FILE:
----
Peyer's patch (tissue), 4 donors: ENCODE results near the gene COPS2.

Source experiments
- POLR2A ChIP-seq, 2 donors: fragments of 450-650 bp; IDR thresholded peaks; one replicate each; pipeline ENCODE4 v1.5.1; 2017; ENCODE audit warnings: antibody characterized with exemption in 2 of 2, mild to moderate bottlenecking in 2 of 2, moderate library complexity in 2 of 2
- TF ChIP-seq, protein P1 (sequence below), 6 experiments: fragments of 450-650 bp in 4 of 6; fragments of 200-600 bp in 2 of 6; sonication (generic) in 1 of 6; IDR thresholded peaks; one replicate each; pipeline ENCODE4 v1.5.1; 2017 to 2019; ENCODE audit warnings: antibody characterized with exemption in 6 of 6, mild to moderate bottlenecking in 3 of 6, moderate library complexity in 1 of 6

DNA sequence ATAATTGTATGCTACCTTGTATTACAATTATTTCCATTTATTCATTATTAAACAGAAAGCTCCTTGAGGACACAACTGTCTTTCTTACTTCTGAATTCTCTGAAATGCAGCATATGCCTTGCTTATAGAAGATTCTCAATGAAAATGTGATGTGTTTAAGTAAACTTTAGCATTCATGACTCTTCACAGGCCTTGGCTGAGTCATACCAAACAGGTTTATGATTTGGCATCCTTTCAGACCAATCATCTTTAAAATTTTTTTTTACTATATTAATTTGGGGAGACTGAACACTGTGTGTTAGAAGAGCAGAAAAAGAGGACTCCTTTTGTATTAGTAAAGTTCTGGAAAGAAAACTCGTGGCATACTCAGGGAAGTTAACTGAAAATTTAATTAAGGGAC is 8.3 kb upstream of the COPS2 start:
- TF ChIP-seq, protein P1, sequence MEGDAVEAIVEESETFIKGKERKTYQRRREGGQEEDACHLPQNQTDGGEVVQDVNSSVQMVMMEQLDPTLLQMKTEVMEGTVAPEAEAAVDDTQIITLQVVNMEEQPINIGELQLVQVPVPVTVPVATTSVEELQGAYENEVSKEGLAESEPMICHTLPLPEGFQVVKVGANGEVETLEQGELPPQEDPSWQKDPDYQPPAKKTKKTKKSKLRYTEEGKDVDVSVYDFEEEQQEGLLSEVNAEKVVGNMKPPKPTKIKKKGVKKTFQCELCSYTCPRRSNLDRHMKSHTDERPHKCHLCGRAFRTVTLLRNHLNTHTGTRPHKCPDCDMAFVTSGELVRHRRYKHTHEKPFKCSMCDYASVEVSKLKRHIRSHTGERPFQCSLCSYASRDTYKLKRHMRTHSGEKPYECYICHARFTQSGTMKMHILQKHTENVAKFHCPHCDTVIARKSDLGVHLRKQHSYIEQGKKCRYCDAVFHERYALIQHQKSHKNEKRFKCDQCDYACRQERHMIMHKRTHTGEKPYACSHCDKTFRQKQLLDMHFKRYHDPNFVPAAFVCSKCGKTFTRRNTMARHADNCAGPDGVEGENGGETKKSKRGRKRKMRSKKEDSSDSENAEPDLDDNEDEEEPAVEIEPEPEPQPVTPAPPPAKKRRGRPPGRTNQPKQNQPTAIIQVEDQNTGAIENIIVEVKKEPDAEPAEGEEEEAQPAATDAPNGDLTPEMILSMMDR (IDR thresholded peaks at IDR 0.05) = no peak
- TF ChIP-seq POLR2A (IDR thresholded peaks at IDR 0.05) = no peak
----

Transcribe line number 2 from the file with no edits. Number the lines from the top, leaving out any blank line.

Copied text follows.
Source experiments